Details of Trump’s alleged ‘crime’ in Bragg’s indictment revealed

by | Apr 24, 2024

Reports indicate that prosecutors in the hush money case have provided clarity in court regarding the alleged crime President Trump purportedly intended to hide, which had not been explicitly outlined in the initial indictment.

Last April, Manhattan District Attorney Alvin Bragg brought 34 charges against Trump, alleging that he falsified business documents concerning a $130,000 payment made to silence adult film actress Stormy Daniels regarding her purported affair with him. The prosecution escalated what would typically be a misdemeanor to a felony, contending that this act was aimed at concealing another offense, although they did not specify it at the time.

During a court session on Tuesday, prosecutors elucidated that the crime Trump purportedly sought to conceal through the falsification of business records pertained to a violation of state election law, as reported by multiple sources.

Prosecutor Josh Steinglass's clarification arose following an objection from Trump's attorney, Emil Bove, who pointed out the absence of a conspiracy charge in the indictment. Steinglass was questioning witness David Pecker, former publisher of the National Enquirer, regarding his association with former Trump administration official Steve Bannon.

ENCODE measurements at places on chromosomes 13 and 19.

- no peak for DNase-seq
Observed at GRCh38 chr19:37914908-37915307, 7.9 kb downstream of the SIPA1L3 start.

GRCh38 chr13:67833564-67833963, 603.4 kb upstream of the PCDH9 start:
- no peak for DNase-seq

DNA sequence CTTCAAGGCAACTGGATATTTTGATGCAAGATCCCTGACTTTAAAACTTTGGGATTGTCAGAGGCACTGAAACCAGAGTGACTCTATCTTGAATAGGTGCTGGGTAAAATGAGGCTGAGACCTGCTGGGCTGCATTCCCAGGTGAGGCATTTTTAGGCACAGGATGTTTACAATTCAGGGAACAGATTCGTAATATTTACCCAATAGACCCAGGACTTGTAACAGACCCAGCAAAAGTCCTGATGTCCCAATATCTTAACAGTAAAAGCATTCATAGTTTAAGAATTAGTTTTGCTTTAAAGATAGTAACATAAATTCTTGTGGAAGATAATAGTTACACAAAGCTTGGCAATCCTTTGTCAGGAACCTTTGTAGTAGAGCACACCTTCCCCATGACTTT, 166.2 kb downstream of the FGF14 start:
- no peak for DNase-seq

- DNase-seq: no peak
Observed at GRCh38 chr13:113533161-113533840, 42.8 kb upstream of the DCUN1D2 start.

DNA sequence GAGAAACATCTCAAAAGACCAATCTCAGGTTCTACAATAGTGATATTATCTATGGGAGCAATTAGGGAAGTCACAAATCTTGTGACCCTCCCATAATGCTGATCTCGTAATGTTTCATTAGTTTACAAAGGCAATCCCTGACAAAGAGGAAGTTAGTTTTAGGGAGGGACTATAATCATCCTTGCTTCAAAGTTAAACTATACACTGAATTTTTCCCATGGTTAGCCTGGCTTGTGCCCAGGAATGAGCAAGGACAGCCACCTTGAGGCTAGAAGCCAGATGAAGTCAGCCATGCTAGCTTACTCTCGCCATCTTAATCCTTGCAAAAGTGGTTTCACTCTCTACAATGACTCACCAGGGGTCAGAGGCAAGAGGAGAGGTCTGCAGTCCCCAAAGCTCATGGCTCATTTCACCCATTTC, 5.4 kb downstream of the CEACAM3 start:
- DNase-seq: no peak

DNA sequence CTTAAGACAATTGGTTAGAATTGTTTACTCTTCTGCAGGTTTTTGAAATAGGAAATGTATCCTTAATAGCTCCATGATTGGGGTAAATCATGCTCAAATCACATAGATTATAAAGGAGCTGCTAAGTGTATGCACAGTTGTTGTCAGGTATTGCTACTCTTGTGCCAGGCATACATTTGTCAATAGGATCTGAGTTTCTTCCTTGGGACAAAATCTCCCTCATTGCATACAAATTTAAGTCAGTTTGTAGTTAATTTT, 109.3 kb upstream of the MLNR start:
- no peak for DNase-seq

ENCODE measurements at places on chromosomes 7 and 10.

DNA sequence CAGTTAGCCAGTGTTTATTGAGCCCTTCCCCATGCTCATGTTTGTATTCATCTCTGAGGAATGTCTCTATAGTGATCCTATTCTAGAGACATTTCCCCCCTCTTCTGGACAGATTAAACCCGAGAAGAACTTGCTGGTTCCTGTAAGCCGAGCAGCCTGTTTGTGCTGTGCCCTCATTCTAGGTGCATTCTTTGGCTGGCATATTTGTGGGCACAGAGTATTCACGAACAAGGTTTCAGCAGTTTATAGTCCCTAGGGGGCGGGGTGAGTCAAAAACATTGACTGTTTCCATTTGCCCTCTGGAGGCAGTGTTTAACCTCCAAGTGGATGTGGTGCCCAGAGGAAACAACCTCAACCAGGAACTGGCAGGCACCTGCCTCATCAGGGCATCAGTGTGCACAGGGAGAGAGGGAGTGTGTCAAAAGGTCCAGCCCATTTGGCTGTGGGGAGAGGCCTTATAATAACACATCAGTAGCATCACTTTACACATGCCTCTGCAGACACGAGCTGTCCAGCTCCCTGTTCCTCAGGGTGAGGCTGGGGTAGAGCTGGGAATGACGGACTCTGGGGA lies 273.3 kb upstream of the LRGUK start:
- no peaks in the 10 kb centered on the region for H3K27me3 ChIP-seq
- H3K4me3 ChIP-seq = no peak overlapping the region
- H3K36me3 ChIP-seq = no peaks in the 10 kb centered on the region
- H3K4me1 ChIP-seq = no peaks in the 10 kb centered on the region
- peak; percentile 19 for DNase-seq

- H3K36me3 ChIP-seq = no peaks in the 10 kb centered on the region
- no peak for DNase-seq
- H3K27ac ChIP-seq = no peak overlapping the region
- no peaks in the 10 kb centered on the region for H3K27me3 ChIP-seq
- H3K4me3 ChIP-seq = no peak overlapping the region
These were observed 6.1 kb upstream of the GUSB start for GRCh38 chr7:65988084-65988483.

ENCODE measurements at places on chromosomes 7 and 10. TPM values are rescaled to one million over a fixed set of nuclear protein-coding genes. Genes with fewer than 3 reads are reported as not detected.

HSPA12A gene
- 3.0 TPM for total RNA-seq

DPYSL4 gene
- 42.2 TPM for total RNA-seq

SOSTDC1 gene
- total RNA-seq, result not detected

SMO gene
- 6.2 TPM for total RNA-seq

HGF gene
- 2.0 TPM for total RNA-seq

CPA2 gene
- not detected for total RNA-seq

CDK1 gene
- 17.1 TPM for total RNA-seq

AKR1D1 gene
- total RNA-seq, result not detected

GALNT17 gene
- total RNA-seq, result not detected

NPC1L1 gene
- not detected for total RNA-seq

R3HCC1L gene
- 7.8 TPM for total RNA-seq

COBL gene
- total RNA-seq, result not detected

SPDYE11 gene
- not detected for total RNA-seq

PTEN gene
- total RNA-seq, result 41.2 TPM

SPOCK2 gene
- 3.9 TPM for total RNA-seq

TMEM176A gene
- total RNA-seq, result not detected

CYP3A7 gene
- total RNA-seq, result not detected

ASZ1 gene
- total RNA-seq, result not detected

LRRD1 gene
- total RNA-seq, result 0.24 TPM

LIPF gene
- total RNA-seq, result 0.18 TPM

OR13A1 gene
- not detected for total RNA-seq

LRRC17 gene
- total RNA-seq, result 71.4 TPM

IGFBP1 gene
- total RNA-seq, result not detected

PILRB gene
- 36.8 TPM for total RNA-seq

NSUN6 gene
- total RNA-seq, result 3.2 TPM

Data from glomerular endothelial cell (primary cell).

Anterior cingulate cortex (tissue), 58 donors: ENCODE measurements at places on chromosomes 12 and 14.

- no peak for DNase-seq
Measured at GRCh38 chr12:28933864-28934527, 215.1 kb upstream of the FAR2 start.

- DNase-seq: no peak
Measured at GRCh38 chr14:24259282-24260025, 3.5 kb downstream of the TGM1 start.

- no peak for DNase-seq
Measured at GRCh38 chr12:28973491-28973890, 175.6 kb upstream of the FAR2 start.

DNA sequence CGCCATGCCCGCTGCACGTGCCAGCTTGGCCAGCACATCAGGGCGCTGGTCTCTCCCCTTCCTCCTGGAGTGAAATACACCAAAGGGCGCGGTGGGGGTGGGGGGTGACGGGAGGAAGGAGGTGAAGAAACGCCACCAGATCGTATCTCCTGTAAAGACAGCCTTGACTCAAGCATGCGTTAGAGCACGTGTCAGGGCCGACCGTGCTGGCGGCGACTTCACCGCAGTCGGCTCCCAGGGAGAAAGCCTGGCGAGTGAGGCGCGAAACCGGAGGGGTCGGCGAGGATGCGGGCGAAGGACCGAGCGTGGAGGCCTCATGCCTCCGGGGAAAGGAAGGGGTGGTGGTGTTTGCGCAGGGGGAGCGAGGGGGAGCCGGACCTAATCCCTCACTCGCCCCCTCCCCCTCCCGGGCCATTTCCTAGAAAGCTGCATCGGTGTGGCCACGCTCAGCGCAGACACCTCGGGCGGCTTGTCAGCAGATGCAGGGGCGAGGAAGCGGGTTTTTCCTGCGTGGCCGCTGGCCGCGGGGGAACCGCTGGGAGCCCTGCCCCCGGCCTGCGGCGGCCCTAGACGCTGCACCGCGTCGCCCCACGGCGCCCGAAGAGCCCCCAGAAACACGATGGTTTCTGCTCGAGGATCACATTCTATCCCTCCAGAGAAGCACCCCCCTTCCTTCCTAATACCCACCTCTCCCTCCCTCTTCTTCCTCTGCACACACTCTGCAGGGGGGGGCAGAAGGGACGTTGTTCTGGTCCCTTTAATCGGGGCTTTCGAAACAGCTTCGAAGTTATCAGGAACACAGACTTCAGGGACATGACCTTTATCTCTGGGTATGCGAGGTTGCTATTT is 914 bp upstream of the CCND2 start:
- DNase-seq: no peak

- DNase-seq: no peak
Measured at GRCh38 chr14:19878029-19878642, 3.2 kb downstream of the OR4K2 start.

Prosecutor Matthew Colangelo contended during Monday's opening arguments that Trump's purported reimbursement of former attorney Michael Cohen for the $130,000 paid to Daniels constituted a component of a wider “conspiracy” aimed at influencing the 2016 election. He emphasized three “catch and kill” agreements that Trump allegedly orchestrated with Cohen and Pecker to prevent the disclosure of damaging stories.

Judge Merchan had previously allowed prosecutors to pursue the case based on three theories: Trump's alleged falsification of business records to conceal a violation of federal election law, to hide the intent to violate state election law, or to conceal the intent to violate state tax law.

Tuesday marks the first occasion where prosecutors have explicitly stated they have pinpointed the specific crime.

 

Source: The Daily Caller

 

 

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